February 7, 2011

Barra de Navidad


Barra de Navidad (Sandbar of Christmas) is bustling, folksy holiday town with a handful of streets and a smattering of seaside hotels, restaurants and shops. The downtown is located on narrow spit of land that creates a channel into a sheltered lagoon--a rare natural harbour that once housed a fleet of Spanish Galleons.

Sitting in a restaurant high above a steep beach filled with holiday makers, who ventured to the seaside for the weekend, we watched boats enter the harbour and pondered how the town got its name. “Maybe a Galleon entered the bay on Christmas day and found the harbour entry,” Evan suggested. On a coast with very few natural harbours, finding a secure anchorage would certainly have been good reason to celebrate.
 It turns out that the cheerful little town’s pleasant name has a more nefarious history: the first Viceroy of Mexico, Antonio de Mendoza, disembarked here on Christmas Day 1540, to put down the rebellion that was raging against New Spain. His success lead to the deaths of thousands of natives. A generation later the town’s shipyards built vessels for the expedition of Miguel López de Legaspi and Father André de Urdaneta to the Philippines.
 Urdaneta returned by the newly discovered Northern Route a year later making him a hero. But by 1600 Barra’s time as a major centre was over. The Galleons were now traveling to and from Acapulco and Barra  faded into obscurity.
 
Obscurity isn’t such a terrible thing when it comes to charming seaside towns. Unlike almost every other town we’ve visited in Mexico, Barra hasn’t changed much in the past 14-years. There are a few more tourist shops hawking the same old stuff, supplanting the booths where local artisans used to sell their wares (although I understand the unique regional art is still around), and the number of seaside restaurants sporting identical menus has risen—but for the most part this is still the same quirky little town we found 14-years ago.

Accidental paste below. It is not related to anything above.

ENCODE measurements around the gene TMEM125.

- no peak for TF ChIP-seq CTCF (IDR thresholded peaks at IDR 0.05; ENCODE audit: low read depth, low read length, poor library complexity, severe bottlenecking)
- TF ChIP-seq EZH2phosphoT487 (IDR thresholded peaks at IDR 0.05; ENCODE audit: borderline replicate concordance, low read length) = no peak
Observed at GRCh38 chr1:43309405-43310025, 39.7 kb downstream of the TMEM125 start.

Setting out into the narrow streets feels like an adventure and we can’t wait to keep rediscovering Barras charms…

3 comments:

Lynda Halliger-Otvos said...

Barre reminds me of the way Key West used to be the 70’s when I moved there for a couple decades. Sparkling waters, quaint homes and shops and pubs and eateries designed to feed the population and yet still be unique in their presentation of themselves: live chickens, naked lady paintings over the bar, bougainvillea drooping onto the tables from above.

Diane, Evan and Maia said...

It's very much like that, Lynda. It feels about 40 years out of sync. I almost put the pictures in black and white, because the place has that sort of vibe to it...

Behan said...

We visited the elementary school on the Colimilla side of the lagoon... 1 teacher, 2 rooms, and 6 years of children. She was happy to have us take over and help with English lessons and show stuff through the microscope... kids were super friendly... hope Maia can meet them too!